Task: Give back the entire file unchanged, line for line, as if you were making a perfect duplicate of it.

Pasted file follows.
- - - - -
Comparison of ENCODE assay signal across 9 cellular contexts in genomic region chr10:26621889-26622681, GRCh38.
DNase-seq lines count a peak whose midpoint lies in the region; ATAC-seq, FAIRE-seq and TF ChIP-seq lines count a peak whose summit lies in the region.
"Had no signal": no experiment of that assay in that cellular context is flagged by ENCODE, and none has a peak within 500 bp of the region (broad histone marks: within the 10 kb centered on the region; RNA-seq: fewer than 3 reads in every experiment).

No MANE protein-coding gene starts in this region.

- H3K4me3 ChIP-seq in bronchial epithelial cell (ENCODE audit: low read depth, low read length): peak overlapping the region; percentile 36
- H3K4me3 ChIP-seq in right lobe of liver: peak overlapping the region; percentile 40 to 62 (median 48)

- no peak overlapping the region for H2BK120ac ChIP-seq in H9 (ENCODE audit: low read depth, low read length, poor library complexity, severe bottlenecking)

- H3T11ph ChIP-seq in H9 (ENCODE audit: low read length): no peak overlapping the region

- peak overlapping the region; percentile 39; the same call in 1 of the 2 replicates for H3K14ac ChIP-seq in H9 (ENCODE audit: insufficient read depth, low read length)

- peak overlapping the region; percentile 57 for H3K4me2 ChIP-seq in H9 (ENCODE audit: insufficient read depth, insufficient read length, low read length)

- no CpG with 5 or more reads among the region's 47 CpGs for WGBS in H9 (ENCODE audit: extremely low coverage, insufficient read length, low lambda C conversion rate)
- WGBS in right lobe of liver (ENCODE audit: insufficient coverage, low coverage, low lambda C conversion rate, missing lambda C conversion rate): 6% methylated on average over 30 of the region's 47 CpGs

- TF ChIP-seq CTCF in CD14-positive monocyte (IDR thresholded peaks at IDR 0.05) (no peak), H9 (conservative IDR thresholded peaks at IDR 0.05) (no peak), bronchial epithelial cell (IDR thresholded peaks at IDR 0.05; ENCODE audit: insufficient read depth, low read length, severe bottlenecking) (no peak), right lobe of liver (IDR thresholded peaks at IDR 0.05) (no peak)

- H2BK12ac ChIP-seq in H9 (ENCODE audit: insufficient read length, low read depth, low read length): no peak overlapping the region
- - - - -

Comparison of ENCODE assay signal across 9 cellular contexts in genomic region chr10:26621889-26622681, GRCh38.
DNase-seq lines count a peak whose midpoint lies in the region; ATAC-seq, FAIRE-seq and TF ChIP-seq lines count a peak whose summit lies in the region.
"Had no signal": no experiment of that assay in that cellular context is flagged by ENCODE, and none has a peak within 500 bp of the region (broad histone marks: within the 10 kb centered on the region; RNA-seq: fewer than 3 reads in every experiment).

No MANE protein-coding gene starts in this region.

- H3K4me3 ChIP-seq in bronchial epithelial cell (ENCODE audit: low read depth, low read length): peak overlapping the region; percentile 36
- H3K4me3 ChIP-seq in right lobe of liver: peak overlapping the region; percentile 40 to 62 (median 48)

- no peak overlapping the region for H2BK120ac ChIP-seq in H9 (ENCODE audit: low read depth, low read length, poor library complexity, severe bottlenecking)

- H3T11ph ChIP-seq in H9 (ENCODE audit: low read length): no peak overlapping the region

- peak overlapping the region; percentile 39; the same call in 1 of the 2 replicates for H3K14ac ChIP-seq in H9 (ENCODE audit: insufficient read depth, low read length)

- peak overlapping the region; percentile 57 for H3K4me2 ChIP-seq in H9 (ENCODE audit: insufficient read depth, insufficient read length, low read length)

- no CpG with 5 or more reads among the region's 47 CpGs for WGBS in H9 (ENCODE audit: extremely low coverage, insufficient read length, low lambda C conversion rate)
- WGBS in right lobe of liver (ENCODE audit: insufficient coverage, low coverage, low lambda C conversion rate, missing lambda C conversion rate): 6% methylated on average over 30 of the region's 47 CpGs

- TF ChIP-seq CTCF in CD14-positive monocyte (IDR thresholded peaks at IDR 0.05) (no peak), H9 (conservative IDR thresholded peaks at IDR 0.05) (no peak), bronchial epithelial cell (IDR thresholded peaks at IDR 0.05; ENCODE audit: insufficient read depth, low read length, severe bottlenecking) (no peak), right lobe of liver (IDR thresholded peaks at IDR 0.05) (no peak)

- H2BK12ac ChIP-seq in H9 (ENCODE audit: insufficient read length, low read depth, low read length): no peak overlapping the region